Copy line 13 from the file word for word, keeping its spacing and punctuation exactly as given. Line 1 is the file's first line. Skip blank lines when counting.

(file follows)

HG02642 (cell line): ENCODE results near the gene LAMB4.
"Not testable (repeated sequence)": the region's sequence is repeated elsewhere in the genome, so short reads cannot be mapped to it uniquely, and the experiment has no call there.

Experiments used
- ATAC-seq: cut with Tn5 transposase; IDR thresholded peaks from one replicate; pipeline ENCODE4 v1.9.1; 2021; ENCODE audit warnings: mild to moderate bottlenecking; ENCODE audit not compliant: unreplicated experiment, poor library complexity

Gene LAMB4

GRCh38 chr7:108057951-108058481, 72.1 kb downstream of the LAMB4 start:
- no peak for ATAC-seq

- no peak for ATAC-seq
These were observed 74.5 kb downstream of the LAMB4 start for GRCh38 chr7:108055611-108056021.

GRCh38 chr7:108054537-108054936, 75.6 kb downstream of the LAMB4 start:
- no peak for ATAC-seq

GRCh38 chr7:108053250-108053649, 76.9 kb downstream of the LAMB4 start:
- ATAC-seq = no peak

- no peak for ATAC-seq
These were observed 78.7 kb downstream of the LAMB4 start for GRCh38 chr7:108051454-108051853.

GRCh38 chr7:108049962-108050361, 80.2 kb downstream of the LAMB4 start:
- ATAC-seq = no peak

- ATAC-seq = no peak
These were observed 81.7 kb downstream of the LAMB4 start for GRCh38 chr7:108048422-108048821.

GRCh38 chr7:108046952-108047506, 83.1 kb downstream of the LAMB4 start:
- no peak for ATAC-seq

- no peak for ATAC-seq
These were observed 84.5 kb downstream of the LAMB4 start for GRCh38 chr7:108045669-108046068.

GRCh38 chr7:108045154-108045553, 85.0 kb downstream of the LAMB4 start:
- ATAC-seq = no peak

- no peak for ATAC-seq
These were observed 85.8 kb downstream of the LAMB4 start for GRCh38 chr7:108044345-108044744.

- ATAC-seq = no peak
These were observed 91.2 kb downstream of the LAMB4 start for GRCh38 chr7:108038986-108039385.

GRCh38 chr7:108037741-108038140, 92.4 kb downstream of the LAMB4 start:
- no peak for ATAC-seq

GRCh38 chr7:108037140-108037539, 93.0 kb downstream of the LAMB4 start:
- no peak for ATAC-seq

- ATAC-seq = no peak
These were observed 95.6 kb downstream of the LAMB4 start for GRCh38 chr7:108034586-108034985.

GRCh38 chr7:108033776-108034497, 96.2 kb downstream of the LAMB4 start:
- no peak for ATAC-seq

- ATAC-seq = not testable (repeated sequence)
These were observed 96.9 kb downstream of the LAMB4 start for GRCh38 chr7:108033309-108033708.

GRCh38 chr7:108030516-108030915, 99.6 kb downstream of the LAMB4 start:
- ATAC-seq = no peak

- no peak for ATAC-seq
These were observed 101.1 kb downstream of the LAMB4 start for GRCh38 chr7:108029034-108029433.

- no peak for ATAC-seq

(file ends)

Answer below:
- ATAC-seq = no peak